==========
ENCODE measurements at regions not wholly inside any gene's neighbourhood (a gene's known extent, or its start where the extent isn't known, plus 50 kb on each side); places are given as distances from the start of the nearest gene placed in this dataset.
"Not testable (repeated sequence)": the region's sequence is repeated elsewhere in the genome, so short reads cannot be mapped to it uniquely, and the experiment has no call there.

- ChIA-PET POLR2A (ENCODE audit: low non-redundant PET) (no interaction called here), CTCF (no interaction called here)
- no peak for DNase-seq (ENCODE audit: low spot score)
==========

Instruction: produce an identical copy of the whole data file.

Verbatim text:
ENCODE measurements at regions not wholly inside any gene's neighbourhood (a gene's known extent, or its start where the extent isn't known, plus 50 kb on each side); places are given as distances from the start of the nearest gene placed in this dataset.
"Not testable (repeated sequence)": the region's sequence is repeated elsewhere in the genome, so short reads cannot be mapped to it uniquely, and the experiment has no call there.

- ChIA-PET POLR2A (ENCODE audit: low non-redundant PET) (no interaction called here), CTCF (no interaction called here)
- no peak for DNase-seq (ENCODE audit: low spot score)